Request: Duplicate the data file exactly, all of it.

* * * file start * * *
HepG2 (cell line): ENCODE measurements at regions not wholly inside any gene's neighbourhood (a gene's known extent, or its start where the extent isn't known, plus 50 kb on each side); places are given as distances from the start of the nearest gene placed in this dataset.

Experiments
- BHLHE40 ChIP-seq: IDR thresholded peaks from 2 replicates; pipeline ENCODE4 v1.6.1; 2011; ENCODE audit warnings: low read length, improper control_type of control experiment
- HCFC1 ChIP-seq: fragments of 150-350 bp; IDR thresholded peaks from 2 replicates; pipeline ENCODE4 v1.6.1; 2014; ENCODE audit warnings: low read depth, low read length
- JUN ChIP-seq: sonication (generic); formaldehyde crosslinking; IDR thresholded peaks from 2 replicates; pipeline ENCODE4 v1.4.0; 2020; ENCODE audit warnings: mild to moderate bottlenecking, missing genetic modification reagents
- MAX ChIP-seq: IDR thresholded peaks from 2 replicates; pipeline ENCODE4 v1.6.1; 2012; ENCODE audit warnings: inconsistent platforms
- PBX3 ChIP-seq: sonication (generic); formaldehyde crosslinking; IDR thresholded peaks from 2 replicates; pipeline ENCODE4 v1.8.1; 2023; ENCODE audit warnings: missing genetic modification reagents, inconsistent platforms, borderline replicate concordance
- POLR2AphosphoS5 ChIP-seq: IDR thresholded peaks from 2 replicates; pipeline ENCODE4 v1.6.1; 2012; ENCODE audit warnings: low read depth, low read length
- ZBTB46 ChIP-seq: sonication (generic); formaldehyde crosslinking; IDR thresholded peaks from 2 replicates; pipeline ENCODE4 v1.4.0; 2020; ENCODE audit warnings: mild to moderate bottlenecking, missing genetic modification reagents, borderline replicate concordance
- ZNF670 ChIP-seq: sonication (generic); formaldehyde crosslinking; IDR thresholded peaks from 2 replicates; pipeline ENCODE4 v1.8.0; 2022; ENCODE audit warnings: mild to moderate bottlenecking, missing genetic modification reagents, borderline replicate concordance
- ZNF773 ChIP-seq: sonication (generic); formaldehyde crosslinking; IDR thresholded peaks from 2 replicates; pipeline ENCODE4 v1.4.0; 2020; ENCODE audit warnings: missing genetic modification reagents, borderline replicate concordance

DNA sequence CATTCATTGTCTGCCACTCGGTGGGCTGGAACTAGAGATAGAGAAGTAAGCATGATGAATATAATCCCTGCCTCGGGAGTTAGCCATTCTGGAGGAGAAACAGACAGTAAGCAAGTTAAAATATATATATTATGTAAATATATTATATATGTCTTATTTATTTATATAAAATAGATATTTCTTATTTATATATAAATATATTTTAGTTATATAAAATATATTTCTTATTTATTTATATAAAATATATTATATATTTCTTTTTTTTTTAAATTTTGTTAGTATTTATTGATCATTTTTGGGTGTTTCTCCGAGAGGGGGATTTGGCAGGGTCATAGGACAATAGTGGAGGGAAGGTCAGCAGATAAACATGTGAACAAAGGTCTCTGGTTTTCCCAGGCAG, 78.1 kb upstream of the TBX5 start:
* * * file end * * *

HepG2 (cell line): ENCODE measurements at regions not wholly inside any gene's neighbourhood (a gene's known extent, or its start where the extent isn't known, plus 50 kb on each side); places are given as distances from the start of the nearest gene placed in this dataset.

Experiments
- BHLHE40 ChIP-seq: IDR thresholded peaks from 2 replicates; pipeline ENCODE4 v1.6.1; 2011; ENCODE audit warnings: low read length, improper control_type of control experiment
- HCFC1 ChIP-seq: fragments of 150-350 bp; IDR thresholded peaks from 2 replicates; pipeline ENCODE4 v1.6.1; 2014; ENCODE audit warnings: low read depth, low read length
- JUN ChIP-seq: sonication (generic); formaldehyde crosslinking; IDR thresholded peaks from 2 replicates; pipeline ENCODE4 v1.4.0; 2020; ENCODE audit warnings: mild to moderate bottlenecking, missing genetic modification reagents
- MAX ChIP-seq: IDR thresholded peaks from 2 replicates; pipeline ENCODE4 v1.6.1; 2012; ENCODE audit warnings: inconsistent platforms
- PBX3 ChIP-seq: sonication (generic); formaldehyde crosslinking; IDR thresholded peaks from 2 replicates; pipeline ENCODE4 v1.8.1; 2023; ENCODE audit warnings: missing genetic modification reagents, inconsistent platforms, borderline replicate concordance
- POLR2AphosphoS5 ChIP-seq: IDR thresholded peaks from 2 replicates; pipeline ENCODE4 v1.6.1; 2012; ENCODE audit warnings: low read depth, low read length
- ZBTB46 ChIP-seq: sonication (generic); formaldehyde crosslinking; IDR thresholded peaks from 2 replicates; pipeline ENCODE4 v1.4.0; 2020; ENCODE audit warnings: mild to moderate bottlenecking, missing genetic modification reagents, borderline replicate concordance
- ZNF670 ChIP-seq: sonication (generic); formaldehyde crosslinking; IDR thresholded peaks from 2 replicates; pipeline ENCODE4 v1.8.0; 2022; ENCODE audit warnings: mild to moderate bottlenecking, missing genetic modification reagents, borderline replicate concordance
- ZNF773 ChIP-seq: sonication (generic); formaldehyde crosslinking; IDR thresholded peaks from 2 replicates; pipeline ENCODE4 v1.4.0; 2020; ENCODE audit warnings: missing genetic modification reagents, borderline replicate concordance

DNA sequence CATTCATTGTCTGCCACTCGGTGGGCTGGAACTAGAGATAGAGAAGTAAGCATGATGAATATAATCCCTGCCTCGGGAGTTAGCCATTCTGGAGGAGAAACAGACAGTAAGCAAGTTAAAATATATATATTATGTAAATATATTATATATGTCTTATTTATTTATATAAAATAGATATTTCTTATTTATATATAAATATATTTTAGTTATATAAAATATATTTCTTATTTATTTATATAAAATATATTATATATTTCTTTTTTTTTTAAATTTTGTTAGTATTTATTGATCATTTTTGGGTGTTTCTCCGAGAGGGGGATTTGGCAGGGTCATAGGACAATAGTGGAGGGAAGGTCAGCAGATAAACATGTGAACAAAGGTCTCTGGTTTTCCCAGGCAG, 78.1 kb upstream of the TBX5 start: